The Ides of March is famous in history as the day that Big Julie was done in by his pals in Rome, back in 44 BC. It was not a good day for democracy.
March 13, 2013 was a much better day in Rome, and it happened in an exclusive little male gathering in the Sistine Chapel. Cardinal Jorje Mario Bergoglio of Argentina, henceforth known as Francis the First, was chosen to walk in the Shoes of the Fisherman. He is the first non-European Pope, and his election has spawned the renewed dream of meaningful change in the church that has not been seen since John the 23rd more than 50 years ago.
On the very same day in our country, the group that used to be seen as Canada’s Natural Governing Party suffered a major setback for democracy. Marc Garneau, Canada’s first spaceman, dropped out of the Liberal leadership race and pledged his support for Justin Trudeau.
Garneau was Justin’s strongest challenger, but he probably knew from the start that the game was fixed. As soon as Trudeau stepped into the race, the wheels were greased for the eldest son of Pierre.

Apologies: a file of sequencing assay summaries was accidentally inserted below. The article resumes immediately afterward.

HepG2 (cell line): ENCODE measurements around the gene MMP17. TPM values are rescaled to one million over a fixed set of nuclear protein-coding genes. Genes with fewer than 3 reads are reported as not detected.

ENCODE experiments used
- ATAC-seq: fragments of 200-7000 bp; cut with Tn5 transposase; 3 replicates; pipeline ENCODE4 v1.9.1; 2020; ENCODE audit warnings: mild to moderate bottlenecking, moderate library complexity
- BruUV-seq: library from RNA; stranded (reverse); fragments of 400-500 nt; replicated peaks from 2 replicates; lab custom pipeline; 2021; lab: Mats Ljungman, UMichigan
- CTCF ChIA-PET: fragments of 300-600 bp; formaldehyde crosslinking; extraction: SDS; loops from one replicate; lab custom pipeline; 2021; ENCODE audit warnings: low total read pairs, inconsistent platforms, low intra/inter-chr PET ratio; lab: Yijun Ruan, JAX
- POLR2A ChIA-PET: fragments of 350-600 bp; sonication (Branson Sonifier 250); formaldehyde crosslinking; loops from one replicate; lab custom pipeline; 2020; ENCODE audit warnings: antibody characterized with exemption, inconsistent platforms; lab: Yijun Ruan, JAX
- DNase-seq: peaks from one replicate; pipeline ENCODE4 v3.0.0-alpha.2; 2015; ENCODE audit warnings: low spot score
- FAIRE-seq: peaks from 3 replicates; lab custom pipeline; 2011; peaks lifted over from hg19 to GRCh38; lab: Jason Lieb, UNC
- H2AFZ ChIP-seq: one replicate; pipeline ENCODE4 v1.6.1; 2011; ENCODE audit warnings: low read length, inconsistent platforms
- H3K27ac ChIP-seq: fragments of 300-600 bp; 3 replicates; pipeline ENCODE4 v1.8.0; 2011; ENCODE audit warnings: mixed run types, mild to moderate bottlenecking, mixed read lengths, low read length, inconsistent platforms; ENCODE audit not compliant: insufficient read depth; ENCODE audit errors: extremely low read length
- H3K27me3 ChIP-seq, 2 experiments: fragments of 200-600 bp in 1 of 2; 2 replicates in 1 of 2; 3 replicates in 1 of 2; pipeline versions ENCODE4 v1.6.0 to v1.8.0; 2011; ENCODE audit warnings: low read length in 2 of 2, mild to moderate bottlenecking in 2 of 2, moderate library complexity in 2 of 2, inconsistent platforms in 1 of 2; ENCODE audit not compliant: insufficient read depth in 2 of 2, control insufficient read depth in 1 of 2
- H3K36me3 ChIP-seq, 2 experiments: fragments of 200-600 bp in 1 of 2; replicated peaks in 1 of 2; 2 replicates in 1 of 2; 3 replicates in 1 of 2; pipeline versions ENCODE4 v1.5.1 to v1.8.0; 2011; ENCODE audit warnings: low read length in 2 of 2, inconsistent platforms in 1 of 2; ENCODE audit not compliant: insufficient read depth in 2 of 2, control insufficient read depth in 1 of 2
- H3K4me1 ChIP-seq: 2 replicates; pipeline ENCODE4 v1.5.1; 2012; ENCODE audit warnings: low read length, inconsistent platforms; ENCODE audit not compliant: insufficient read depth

Among the early heavyweights to announce his support for Justin was Saskatchewan’s Ralph Goodale, possibly the best prime minister we never had in Canada.
Two years ago, when the Liberals suffered their worst election defeat since confederation, and fell to third place behind the Conservatives and the NDP, they went through an exercise in ‘window dressing’.
Michael Ignatieff walked the plank immediately, and the heavyweights, including Goodale and Bob Rae, promised that the process of choosing a new leader would be a genuine democratic opportunity for renewal of the party, based on developing a new vision for the country. It hasn’t happened.
The Liberals could maybe learn a lesson or two from the Cardinals in Rome. At least they sent up black smoke a couple of times before declaring a winner.
I’m Roger Currie